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Creating the PortfolioCVaR Object

To create a fully specified CVaR portfolio optimization problem, instantiate the PortfolioCVaR object using the PortfolioCVaR function. For information on the workflow when using PortfolioCVaR objects, see PortfolioCVaR Object Workflow.

Syntax

Use the PortfolioCVaR function to create an instance of an object of the PortfolioCVaR class. You can use the PortfolioCVaR function in several ways. To set up a portfolio optimization problem in a PortfolioCVaR object, the simplest syntax is:

p = PortfolioCVaR;
This syntax creates a PortfolioCVaR object, p, such that all object properties are empty.

The PortfolioCVaR function also accepts collections of argument name-value pair arguments for properties and their values. The PortfolioCVaR function accepts inputs for public properties with the general syntax:

	p = PortfolioCVaR('property1', value1, 'property2', value2, ... );

If a PortfolioCVaR object already exists, the syntax permits the first (and only the first argument) of the PortfolioCVaR function to be an existing object with subsequent argument name-value pair arguments for properties to be added or modified. For example, given an existing PortfolioCVaR object in p, the general syntax is:

p = PortfolioCVaR(p, 'property1', value1, 'property2', value2, ... );

Input argument names are not case-sensitive, but must be completely specified. In addition, several properties can be specified with alternative argument names (see Shortcuts for Property Names). The PortfolioCVaR function tries to detect problem dimensions from the inputs and, once set, subsequent inputs can undergo various scalar or matrix expansion operations that simplify the overall process to formulate a problem. In addition, a PortfolioCVaR object is a value object so that, given portfolio p, the following code creates two objects, p and q, that are distinct:

q = PortfolioCVaR(p, ...)

PortfolioCVaR Problem Sufficiency

A CVaR portfolio optimization problem is completely specified with the PortfolioCVaR object if the following three conditions are met:

  • You must specify a collection of asset returns or prices known as scenarios such that all scenarios are finite asset returns or prices. These scenarios are meant to be samples from the underlying probability distribution of asset returns. This condition can be satisfied by the setScenarios function or with several canned scenario simulation functions.

  • The set of feasible portfolios must be a nonempty compact set, where a compact set is closed and bounded. You can satisfy this condition using an extensive collection of properties that define different types of constraints to form a set of feasible portfolios. Since such sets must be bounded, either explicit or implicit constraints can be imposed and several tools, such as the estimateBounds function, provide ways to ensure that your problem is properly formulated.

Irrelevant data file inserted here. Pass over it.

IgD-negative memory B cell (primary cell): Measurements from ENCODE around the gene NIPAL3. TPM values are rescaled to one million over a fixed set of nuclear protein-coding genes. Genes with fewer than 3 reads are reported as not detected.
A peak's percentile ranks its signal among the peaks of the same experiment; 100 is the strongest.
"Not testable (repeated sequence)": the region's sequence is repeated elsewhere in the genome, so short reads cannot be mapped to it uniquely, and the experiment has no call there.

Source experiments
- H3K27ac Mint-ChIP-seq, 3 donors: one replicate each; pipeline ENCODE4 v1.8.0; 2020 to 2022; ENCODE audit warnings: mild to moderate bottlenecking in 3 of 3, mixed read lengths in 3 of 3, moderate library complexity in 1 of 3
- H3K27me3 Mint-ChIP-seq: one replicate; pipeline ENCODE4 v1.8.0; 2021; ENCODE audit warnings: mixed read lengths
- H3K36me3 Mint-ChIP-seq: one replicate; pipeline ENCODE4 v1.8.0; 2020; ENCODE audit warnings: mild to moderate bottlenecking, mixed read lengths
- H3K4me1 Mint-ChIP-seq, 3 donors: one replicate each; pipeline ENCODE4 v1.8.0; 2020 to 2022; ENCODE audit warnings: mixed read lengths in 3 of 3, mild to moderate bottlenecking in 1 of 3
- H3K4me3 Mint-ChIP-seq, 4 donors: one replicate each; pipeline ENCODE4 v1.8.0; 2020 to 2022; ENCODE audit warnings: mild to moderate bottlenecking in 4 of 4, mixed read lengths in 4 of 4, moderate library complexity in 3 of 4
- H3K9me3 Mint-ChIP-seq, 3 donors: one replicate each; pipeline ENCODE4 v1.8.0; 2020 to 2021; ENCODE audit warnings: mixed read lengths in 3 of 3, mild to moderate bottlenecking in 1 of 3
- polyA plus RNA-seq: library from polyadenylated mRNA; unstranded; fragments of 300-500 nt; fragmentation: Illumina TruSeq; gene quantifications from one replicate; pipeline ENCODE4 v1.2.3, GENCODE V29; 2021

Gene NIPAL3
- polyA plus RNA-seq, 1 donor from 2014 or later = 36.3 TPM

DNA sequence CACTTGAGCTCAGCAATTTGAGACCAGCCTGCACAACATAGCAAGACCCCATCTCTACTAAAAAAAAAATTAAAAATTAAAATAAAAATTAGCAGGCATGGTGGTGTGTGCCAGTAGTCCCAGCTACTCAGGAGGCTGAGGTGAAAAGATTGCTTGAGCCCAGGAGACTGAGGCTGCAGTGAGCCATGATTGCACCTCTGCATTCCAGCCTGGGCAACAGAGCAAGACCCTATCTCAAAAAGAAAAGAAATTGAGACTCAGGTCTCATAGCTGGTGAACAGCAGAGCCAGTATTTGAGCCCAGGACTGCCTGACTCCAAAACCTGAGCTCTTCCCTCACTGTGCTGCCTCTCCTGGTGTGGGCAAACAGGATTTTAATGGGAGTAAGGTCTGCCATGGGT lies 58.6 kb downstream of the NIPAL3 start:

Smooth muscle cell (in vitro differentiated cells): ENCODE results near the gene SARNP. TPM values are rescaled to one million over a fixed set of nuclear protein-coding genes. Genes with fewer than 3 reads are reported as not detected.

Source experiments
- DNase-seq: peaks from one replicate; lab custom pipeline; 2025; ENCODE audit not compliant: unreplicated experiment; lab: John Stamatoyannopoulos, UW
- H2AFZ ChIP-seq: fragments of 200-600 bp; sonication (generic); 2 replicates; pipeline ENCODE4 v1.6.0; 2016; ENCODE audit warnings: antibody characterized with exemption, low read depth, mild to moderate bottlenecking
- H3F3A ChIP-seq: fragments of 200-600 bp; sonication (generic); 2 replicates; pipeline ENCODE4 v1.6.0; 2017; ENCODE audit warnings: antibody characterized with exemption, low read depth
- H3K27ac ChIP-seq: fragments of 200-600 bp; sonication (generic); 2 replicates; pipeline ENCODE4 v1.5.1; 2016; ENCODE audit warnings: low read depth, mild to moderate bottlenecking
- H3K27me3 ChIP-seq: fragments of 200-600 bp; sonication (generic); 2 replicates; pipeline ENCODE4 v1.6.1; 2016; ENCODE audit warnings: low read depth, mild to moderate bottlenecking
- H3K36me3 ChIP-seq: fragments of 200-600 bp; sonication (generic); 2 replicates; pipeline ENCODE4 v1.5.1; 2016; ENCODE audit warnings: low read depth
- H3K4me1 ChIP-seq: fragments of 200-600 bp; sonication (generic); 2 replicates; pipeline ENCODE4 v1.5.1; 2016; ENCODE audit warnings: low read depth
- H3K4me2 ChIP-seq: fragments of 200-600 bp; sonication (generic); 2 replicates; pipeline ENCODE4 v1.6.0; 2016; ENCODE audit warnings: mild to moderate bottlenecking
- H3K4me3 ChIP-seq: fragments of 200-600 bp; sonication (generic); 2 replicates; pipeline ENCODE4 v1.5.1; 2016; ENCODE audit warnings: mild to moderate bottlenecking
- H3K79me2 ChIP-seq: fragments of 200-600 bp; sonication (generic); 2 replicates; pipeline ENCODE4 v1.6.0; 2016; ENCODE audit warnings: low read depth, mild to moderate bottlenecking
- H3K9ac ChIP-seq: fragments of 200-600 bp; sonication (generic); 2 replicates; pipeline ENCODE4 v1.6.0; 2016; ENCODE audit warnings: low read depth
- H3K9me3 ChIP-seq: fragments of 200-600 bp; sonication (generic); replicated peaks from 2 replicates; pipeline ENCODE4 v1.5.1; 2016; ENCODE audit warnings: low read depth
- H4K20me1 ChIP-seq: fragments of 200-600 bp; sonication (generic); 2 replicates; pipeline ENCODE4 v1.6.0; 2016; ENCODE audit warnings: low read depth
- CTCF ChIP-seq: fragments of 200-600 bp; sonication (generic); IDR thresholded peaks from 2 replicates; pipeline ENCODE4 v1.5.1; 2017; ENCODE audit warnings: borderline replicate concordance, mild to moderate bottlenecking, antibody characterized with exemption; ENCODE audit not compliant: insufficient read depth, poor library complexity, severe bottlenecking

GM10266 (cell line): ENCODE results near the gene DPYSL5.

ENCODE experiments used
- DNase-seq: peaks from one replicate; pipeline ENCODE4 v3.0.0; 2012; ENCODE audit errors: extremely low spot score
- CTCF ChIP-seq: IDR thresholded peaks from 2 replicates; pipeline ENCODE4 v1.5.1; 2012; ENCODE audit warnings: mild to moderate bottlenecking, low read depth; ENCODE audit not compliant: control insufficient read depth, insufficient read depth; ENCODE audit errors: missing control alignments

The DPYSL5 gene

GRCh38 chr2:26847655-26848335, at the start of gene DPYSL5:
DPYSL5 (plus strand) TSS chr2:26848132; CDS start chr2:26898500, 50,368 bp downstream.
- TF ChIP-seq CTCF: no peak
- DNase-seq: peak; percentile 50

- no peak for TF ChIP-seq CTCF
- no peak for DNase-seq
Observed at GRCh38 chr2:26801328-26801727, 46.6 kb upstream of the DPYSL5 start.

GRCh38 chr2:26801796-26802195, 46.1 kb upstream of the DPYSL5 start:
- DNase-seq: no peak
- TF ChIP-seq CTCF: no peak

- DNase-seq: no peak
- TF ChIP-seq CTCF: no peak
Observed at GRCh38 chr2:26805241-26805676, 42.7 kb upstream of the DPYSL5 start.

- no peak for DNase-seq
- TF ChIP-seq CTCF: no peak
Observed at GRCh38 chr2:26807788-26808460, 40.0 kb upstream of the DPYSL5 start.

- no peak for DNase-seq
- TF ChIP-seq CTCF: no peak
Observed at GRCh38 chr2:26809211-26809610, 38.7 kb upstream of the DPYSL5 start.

• You must specify a probability level to locate the level of tail loss above which the conditional value-at-risk is to be minimized. This condition can be satisfied by the setProbabilityLevel function.

    Although the general sufficient conditions for CVaR portfolio optimization go beyond the first three conditions, the PortfolioCVaR object handles all these additional conditions.

PortfolioCVaR Function Examples

If you create a PortfolioCVaR object, p, with no input arguments, you can display it using disp:

p = PortfolioCVaR;
disp(p);
PortfolioCVaR with properties:

             BuyCost: []
            SellCost: []
        RiskFreeRate: []
    ProbabilityLevel: []
            Turnover: []
         BuyTurnover: []
        SellTurnover: []
        NumScenarios: []
                Name: []
           NumAssets: []
           AssetList: []
            InitPort: []
         AInequality: []
         bInequality: []
           AEquality: []
           bEquality: []
          LowerBound: []
          UpperBound: []
         LowerBudget: []
         UpperBudget: []
         GroupMatrix: []
          LowerGroup: []
          UpperGroup: []
              GroupA: []
              GroupB: []
          LowerRatio: []
          UpperRatio: []

The approaches listed provide a way to set up a portfolio optimization problem with the PortfolioCVaR function. The custom set functions offer additional ways to set and modify collections of properties in the PortfolioCVaR object.

Using the PortfolioCVaR Function for a Single-Step Setup